Now that we know the required gear ratio, R, we can use Formula (2) to determine how many teeth the driven gear must have to turn at the required 1800 RPM:

R = 2 = NDriven ÷ NDriving

2 = NDriven ÷ 18 Teeth

NDriven = 2 × 18 Teeth = 36 Teeth

      The driven gear requires 36 teeth to allow the gear train to operate equipment properly, that is to say, enable the gear train it’s attached to provide a speed reduction of 1800 RPM, down from the 3600 RPM that is being put out from the driving gear.

      But gear ratio isn’t just about changing speeds of the driven gear relative to the driving gear.   Next time we’ll see how it works together with the concept of torque, thus enabling small motors to do big jobs.


Gear Reduction

Wednesday, March 5th, 2014

      Last time we learned there are two formulas used to calculate gear ratio, R.   Today we’ll see how to use them to calculate a gear reduction between gears in a gear train, a strategy which enables us to reduce the speed of the driven gear in relation to the driving gear.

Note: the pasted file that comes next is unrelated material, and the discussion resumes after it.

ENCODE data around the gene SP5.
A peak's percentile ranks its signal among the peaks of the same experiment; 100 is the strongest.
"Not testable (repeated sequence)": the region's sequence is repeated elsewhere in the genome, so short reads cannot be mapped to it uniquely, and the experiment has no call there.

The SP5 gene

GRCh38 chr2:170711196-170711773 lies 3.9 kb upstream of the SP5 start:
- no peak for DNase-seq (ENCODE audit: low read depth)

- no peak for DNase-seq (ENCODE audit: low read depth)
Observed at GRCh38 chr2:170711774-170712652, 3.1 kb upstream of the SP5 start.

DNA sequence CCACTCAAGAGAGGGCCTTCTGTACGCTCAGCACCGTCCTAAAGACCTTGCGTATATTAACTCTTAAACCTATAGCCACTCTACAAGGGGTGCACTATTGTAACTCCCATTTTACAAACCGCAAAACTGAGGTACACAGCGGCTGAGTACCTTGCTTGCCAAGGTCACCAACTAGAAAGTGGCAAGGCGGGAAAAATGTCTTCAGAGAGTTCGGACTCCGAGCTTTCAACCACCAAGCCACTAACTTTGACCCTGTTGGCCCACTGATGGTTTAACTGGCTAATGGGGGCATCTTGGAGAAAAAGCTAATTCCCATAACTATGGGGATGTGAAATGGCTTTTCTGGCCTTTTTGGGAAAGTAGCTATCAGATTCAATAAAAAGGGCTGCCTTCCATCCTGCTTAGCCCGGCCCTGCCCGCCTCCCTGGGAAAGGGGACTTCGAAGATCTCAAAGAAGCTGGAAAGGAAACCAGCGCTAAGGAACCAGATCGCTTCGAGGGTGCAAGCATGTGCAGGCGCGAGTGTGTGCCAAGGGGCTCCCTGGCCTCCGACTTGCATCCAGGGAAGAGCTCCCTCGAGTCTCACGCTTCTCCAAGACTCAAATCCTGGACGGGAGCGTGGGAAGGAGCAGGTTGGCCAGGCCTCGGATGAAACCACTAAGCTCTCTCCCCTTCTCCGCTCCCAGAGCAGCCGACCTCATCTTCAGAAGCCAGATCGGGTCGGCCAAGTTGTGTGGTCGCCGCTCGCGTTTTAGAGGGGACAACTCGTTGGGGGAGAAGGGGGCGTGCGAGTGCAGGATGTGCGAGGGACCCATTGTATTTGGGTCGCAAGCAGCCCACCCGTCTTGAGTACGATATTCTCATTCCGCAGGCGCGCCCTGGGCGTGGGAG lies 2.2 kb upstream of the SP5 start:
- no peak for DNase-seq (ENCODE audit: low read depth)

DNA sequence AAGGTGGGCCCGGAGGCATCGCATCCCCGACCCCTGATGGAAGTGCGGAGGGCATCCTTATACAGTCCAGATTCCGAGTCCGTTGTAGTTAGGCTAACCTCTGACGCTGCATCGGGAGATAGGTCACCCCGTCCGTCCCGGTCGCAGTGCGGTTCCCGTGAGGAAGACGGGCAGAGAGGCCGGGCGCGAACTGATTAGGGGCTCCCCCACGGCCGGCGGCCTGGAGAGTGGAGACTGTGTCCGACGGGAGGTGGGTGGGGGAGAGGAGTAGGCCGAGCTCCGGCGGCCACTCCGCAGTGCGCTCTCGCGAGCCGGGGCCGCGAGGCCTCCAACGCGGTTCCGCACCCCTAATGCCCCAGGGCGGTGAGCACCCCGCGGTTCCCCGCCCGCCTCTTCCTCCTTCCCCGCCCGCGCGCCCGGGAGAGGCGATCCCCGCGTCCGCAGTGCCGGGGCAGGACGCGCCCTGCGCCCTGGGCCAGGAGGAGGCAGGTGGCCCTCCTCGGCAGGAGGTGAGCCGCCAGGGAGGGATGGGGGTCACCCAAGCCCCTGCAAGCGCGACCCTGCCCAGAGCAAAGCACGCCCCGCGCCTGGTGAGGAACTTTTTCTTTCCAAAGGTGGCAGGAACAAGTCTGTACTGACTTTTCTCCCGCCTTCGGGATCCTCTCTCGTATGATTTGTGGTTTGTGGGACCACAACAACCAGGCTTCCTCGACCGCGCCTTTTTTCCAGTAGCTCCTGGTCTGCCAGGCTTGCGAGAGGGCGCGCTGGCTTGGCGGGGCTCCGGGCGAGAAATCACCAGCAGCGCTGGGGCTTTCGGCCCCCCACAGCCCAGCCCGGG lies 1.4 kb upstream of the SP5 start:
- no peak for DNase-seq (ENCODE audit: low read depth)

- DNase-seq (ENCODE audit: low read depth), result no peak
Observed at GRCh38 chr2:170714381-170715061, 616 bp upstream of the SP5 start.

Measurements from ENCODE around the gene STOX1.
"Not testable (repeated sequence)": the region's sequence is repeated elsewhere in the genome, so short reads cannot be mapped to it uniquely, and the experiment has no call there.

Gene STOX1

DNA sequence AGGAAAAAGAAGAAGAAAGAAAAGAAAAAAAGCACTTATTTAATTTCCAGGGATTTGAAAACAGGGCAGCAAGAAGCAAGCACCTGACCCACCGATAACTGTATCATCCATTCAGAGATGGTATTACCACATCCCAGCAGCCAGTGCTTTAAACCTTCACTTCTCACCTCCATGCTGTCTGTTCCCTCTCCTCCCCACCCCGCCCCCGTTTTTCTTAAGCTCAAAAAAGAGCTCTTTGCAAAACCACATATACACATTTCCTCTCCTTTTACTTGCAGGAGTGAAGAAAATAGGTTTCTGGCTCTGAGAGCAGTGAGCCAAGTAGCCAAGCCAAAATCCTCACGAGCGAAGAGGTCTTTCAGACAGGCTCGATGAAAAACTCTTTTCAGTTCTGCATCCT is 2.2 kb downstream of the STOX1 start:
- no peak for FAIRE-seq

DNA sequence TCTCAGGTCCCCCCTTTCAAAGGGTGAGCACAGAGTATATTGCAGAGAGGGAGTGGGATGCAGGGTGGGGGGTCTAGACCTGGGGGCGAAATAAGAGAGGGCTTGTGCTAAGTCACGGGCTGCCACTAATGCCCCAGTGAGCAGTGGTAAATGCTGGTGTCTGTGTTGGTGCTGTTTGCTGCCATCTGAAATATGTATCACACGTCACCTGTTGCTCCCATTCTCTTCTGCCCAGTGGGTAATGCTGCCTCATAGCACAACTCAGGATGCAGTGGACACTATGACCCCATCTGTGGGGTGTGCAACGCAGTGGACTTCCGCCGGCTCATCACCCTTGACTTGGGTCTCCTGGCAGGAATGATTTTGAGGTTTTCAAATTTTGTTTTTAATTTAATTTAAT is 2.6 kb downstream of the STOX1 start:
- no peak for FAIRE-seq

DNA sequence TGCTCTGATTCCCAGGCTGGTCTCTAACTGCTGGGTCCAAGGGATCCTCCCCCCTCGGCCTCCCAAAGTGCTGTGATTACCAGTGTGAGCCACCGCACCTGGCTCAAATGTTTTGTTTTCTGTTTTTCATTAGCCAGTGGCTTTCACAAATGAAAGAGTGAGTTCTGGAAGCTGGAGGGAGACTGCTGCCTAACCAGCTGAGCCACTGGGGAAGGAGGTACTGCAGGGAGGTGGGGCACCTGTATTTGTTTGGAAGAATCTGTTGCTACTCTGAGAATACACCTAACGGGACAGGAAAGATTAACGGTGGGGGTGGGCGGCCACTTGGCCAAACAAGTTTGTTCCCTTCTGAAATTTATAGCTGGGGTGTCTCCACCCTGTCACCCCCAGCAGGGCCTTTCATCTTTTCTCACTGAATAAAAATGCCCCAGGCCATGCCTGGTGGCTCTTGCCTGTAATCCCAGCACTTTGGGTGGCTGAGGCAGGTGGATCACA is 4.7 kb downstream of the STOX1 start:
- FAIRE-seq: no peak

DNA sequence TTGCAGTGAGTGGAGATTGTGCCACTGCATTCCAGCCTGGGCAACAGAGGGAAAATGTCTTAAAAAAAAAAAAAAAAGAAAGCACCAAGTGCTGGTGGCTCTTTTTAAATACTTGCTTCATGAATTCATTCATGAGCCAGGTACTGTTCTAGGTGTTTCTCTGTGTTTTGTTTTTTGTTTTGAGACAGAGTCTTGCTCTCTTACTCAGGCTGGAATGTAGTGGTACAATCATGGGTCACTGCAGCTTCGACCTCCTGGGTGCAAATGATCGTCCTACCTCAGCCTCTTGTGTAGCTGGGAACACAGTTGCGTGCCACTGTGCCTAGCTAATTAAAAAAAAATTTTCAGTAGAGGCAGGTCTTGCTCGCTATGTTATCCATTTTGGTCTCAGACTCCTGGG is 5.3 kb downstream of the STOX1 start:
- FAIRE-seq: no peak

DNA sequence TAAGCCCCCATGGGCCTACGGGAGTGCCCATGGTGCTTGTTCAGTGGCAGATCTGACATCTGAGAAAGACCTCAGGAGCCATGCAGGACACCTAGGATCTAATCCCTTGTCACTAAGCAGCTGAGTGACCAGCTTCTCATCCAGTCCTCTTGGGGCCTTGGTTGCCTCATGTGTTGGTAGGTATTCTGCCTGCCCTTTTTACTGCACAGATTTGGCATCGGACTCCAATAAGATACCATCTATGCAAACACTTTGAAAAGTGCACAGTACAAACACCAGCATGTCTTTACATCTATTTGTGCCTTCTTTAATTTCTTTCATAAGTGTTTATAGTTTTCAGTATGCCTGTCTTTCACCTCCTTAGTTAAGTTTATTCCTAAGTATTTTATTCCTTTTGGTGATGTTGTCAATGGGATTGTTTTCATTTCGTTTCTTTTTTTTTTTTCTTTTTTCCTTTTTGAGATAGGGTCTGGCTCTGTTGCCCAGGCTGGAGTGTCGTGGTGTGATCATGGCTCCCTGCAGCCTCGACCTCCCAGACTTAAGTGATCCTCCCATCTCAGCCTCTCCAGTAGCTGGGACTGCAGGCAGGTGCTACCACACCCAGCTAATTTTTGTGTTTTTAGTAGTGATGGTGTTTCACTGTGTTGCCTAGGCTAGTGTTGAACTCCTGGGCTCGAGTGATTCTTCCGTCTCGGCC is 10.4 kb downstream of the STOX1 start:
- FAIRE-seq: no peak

If you’ll recall from last time, our formulas to determine gear ratio are:

R = NDriven ÷  NDriving            (1)

R = nDriving ÷  nDriven            (2)

      Now let’s apply them to this example gear train to see how a gear reduction works.

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      Here we have a driven gear with 23 teeth, while the driving gear has 18.   For our example the electric motor connected to the driving gear causes it to turn at a speed, nDriving, of 3600 revolutions per minute (RPM).  Knowing these numerical values we are able to determine the driven gear speed, nDriven.